Joining this section to the last, the easiest targets of all have to be the products of the Eastern European manufacturers. There was an Iron Curtain separating East from West. Yet, audaciously, the likes of Lada, Skoda, FSO/Polski Fiat, Wartburg and even Yugo tried desperately to earn foreign currency for their cash strapped communist regimes by exporting their cars to the west. Here in England in the 1970's they were universally regarded as sub-standard, bad even, cars. That they should all, along with Trabant, never imported here, appear in this book is the most predictable thing of all.
However, put yourself in the shoes of a family in the Eastern Bloc. You have little or no choice in the model of car that you can buy. You have to drive it on appalling roads, even to this day some main roads in Russia are without metalled surface. You need a car that is strong, has good ground clearance and is easy to fix on the roadside when it breaks down. Naturally it has to be as cheap to buy as possible too. A ten year old, tried and tested ex-Fiat design (Lada 1500 or FSO 125P) then starts to make perfect sense AND, in your eyes compared to the limited or non-existent choice available, is a good car!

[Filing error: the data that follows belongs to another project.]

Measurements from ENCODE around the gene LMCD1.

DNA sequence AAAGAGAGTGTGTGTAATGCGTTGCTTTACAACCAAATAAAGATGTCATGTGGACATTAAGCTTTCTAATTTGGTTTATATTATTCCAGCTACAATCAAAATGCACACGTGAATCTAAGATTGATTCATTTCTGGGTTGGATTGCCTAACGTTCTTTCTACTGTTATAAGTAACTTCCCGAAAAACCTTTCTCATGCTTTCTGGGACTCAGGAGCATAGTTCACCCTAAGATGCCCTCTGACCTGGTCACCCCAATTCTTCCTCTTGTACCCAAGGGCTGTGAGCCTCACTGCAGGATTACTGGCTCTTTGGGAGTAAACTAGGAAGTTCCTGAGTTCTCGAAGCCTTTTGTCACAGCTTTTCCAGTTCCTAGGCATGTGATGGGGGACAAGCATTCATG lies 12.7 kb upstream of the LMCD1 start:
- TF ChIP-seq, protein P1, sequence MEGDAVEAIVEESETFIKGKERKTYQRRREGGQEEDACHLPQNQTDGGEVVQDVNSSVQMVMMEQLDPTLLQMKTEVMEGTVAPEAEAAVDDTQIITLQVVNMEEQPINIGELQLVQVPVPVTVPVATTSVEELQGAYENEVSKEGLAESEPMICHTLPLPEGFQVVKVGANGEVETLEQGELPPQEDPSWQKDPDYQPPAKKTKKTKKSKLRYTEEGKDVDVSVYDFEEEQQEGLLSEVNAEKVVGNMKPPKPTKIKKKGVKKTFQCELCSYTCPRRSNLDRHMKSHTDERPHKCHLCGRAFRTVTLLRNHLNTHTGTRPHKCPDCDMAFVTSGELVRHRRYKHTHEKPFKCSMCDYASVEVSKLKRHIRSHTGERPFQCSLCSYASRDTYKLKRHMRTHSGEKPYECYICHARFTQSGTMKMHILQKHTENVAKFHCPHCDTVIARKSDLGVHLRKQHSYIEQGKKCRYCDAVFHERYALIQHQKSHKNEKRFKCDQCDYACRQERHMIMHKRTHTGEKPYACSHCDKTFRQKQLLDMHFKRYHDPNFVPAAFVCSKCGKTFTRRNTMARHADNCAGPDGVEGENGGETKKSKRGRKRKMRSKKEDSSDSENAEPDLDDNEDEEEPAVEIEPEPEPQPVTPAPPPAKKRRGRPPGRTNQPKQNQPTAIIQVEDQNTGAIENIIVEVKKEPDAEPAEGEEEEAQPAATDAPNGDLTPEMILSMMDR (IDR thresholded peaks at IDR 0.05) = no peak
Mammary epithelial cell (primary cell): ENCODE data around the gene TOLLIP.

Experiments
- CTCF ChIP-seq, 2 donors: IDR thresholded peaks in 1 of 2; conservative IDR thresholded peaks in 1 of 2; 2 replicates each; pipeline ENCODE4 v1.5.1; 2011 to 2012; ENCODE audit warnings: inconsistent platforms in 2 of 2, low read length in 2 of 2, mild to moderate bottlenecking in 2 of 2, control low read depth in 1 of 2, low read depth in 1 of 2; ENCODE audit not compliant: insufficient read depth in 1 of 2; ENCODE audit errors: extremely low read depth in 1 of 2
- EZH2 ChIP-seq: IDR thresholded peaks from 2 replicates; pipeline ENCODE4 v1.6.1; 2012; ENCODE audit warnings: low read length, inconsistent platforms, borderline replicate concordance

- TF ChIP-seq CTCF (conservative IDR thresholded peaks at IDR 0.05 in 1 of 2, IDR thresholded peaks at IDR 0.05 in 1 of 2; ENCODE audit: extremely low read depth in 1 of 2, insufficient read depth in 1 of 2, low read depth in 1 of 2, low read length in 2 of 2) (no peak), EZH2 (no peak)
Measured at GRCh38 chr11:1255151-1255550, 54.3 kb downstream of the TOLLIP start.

Whilst being able to understand the reasoning behind making such a book light and easy to read for a global market, I cannot help but feel that only those like myself, who have an above average interest and knowledge in the subject, are going to pick it up in the first place. This being the case, unless you are a young teenager, preferably an American one at that, the "The World's Worst Cars" is just as likely to insult your intelligence, as indeed it did mine.